The fears have come true for the W Series as financial issues mean that the 2022 season will not be completed.
The all-female series, which uses Formula 3 machinery, has been seen as a hugely positive addition to the Formula 1 support schedule in the bid to boost the opportunities for female racers, with an ultimate goal of helping to create a pathway into Formula 1.
Recently though it became apparent that the W Series was battling with funding issues, owing substantial sums to creditors.
And it has now been confirmed that the United States and Mexican rounds, which were scheduled to conclude the 2022 season, will not take place.
The hope is that this will not be the end of the W Series, with the competition focused on securing the funding which will allow it to return for 2023 and beyond.
Firstly I want to thank @WSeriesRacing for the opportunity they have given me. It’s been life changing and I am so grateful to everyone that has been involved and supported me to this point 🙏🏻 We all wanted to finish this season on track but I am very proud to be a 3x Champion 🏆 pic.twitter.com/YBt2EVt5FJ
— Jamie Chadwick (@JamieChadwick) October 10, 2022
“We’ve had offers from a number of people, but the problem is getting money in doesn’t happen at the shake of a money tree, and people have got to go through due diligence,” said W Series CEO Catherine Bond Muir, as per Autosport.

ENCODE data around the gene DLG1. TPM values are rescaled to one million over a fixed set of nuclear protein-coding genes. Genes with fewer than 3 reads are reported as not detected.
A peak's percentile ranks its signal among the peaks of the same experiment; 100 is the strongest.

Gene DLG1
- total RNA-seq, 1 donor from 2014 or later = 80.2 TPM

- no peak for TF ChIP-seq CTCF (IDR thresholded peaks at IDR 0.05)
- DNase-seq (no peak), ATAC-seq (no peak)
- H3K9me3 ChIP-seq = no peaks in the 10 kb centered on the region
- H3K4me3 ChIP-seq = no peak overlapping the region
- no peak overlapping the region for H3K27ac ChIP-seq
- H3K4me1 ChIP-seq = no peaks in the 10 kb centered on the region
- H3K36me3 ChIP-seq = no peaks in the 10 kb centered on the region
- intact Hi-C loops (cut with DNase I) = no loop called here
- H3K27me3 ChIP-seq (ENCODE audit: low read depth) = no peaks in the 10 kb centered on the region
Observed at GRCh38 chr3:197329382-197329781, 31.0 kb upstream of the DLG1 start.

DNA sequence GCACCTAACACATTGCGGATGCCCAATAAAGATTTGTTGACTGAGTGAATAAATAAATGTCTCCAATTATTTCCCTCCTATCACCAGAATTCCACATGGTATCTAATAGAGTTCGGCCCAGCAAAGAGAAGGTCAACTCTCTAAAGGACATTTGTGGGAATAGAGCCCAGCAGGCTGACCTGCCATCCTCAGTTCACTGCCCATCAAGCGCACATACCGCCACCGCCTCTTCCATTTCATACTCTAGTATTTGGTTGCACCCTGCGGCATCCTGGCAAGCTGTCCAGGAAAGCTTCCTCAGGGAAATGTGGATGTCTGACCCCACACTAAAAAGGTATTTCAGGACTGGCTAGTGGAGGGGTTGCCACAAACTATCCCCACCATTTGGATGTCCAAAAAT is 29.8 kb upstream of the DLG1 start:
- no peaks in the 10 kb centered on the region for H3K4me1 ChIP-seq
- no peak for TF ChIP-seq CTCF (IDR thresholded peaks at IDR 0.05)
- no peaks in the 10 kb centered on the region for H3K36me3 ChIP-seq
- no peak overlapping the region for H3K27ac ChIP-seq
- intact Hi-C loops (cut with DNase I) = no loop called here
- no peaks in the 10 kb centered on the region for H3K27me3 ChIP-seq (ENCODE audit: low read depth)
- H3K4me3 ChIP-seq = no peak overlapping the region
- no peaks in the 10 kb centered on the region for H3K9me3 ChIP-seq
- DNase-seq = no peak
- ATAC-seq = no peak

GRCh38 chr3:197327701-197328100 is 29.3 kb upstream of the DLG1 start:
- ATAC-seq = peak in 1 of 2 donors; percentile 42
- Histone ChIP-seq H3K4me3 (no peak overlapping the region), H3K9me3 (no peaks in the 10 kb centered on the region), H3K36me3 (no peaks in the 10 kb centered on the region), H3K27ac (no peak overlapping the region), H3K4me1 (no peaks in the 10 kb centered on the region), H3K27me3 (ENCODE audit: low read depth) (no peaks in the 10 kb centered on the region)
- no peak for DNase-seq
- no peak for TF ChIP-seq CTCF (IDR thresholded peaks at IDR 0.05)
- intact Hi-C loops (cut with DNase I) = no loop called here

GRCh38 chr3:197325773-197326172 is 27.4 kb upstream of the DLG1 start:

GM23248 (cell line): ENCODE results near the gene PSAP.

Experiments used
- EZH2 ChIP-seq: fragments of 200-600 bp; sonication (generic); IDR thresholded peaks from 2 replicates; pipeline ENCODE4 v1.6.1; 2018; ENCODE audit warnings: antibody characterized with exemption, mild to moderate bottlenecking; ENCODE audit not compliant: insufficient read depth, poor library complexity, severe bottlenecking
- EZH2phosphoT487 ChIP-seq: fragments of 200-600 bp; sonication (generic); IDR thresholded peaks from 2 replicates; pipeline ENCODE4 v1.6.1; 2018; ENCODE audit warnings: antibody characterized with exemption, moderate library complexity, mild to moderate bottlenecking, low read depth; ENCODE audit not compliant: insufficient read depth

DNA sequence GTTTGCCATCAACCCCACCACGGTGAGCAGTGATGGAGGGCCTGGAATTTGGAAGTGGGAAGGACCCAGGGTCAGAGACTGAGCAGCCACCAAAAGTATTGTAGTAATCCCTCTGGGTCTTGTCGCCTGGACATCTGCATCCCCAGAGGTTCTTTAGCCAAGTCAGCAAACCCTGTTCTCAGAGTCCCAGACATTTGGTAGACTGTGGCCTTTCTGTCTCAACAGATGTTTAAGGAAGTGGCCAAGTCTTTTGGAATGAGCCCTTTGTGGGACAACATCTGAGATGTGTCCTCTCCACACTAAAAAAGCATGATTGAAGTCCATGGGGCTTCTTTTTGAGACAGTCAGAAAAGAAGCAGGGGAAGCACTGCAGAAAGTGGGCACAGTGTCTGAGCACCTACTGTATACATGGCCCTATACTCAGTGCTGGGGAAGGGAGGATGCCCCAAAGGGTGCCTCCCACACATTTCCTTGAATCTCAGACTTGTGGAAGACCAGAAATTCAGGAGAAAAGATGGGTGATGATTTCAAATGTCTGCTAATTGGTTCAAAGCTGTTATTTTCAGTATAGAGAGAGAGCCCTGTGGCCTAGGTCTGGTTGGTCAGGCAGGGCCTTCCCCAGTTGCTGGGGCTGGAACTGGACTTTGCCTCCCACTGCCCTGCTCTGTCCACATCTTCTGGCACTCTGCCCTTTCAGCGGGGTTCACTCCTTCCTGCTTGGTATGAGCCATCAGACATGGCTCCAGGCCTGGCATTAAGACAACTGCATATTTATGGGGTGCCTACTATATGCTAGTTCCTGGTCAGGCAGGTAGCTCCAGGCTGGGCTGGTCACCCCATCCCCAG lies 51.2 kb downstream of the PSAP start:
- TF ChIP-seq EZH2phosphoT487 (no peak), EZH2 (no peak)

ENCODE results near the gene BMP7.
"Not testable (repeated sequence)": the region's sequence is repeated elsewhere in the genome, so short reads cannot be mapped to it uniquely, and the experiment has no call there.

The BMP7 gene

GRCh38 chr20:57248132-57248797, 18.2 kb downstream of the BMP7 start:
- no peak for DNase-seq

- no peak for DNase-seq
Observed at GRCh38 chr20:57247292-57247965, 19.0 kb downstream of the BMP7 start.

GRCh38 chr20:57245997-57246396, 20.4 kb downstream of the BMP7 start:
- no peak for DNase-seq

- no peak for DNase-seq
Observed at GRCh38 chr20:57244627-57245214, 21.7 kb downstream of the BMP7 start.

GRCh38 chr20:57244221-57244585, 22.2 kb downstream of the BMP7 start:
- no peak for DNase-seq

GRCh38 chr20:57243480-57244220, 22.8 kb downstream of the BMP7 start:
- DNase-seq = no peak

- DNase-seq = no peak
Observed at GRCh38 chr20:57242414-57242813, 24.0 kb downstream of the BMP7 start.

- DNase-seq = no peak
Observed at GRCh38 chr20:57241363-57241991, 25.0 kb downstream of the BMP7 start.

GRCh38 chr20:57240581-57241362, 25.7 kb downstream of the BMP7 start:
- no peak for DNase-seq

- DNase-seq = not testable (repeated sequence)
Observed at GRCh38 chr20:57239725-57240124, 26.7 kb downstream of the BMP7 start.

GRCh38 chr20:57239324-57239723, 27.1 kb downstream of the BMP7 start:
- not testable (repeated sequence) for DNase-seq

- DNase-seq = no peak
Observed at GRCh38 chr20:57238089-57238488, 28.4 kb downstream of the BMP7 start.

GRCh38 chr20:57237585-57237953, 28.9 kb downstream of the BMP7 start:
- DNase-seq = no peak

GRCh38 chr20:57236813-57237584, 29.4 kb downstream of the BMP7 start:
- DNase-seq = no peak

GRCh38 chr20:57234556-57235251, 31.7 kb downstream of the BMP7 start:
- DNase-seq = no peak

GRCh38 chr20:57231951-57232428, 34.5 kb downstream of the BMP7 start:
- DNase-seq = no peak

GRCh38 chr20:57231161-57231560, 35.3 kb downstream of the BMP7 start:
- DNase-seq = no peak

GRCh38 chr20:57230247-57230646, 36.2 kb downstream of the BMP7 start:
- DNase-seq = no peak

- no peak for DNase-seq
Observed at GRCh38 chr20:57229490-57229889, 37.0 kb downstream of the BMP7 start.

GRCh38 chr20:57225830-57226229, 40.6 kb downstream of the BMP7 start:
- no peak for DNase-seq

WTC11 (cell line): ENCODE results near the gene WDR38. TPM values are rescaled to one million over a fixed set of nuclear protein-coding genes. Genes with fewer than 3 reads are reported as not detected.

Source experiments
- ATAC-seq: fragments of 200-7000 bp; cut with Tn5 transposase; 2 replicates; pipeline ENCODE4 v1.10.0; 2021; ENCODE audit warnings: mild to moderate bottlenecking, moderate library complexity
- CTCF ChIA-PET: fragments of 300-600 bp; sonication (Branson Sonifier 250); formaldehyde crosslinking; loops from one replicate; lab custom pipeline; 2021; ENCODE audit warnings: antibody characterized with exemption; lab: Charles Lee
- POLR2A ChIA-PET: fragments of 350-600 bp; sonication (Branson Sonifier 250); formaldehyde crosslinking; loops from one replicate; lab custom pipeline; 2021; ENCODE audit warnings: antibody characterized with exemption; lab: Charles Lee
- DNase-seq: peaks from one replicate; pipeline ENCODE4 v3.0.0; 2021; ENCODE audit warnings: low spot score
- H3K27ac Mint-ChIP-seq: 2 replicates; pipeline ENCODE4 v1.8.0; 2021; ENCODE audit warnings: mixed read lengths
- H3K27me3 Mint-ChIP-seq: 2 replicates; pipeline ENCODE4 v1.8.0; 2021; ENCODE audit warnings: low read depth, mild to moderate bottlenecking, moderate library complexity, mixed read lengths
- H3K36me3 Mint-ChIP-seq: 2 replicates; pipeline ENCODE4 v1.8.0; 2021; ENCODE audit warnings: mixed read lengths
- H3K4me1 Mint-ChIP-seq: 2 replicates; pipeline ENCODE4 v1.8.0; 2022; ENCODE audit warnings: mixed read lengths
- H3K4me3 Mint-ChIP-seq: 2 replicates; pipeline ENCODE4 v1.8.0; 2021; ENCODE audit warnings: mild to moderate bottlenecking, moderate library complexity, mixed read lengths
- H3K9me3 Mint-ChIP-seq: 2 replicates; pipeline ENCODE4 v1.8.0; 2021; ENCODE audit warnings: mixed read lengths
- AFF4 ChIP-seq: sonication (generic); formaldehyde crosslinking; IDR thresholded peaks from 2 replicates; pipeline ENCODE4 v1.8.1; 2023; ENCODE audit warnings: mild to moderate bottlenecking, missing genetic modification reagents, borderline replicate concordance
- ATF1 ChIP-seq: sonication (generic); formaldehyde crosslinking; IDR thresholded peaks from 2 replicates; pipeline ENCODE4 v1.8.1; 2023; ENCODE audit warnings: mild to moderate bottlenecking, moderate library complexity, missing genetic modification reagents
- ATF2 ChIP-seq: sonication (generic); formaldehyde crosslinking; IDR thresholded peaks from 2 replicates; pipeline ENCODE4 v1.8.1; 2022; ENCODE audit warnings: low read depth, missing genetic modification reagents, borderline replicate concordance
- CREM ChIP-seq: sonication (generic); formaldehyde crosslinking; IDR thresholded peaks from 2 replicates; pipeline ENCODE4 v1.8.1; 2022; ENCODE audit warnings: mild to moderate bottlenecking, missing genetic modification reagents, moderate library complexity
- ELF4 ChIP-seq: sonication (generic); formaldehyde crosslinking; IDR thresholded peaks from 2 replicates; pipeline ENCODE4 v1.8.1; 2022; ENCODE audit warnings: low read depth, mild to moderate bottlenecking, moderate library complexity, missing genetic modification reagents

“We believed up until last weekend there was a possibility for us to get to Austin, and we’ve just had to call it, because obviously there are deadlines on payments and things that need to be done.
“We could have kept it on for a couple of weeks, but we just had to make a pragmatic call today. Going forward, the big message is that I am extremely confident that W Series will be here next year.”
Williams development driver Jamie Chadwick claimed the W Series title in 2019 and 2021, the two previous seasons, and established herself as the runaway 2022 leader, meaning she is now confirmed as the three-time W Series champ.
As a result, she is set to scoop the top prize of $500,000, with a remaining prize pot of $1m to then be split up across the remaining drivers. These issues though call into question whether this money will be handed out.
Bond Muir said that as it stands, she believes that the prize money will be paid out.
“Where I sit at the moment, it is my expectation that that will be paid out,” Bond Muir stated. “I can’t say 100% until the money plus everything else and the working capital for the business going forward.
“But where I stand at the moment, I don’t see any reason why that won’t be the case.”
For drivers on the junior ladder, it is up to them to put a budget together to compete, unless they pick up the golden ticket of backing from a Formula 1 team as their junior driver.
In the W Series though, drivers do not fund themselves, with W Series instead taking care of this.
Of course these financial problems pose doubts over whether this model could be sustainable if W Series returns, though Bond Muir is confident that it is.
“I think they are concerned about the structure of the business going forward and whether they’d be asked to supply money next year,” said Bond Muir as he acknowledged the concerns of the drivers.
“I’ve said as far as we’re concerned at the moment, we want to keep the DNA of W Series going, and that we will, it is our intention to still be providing all of the expenses for the drivers.
“We’ve always said we’re about finding the fastest drivers, not the richest drivers.”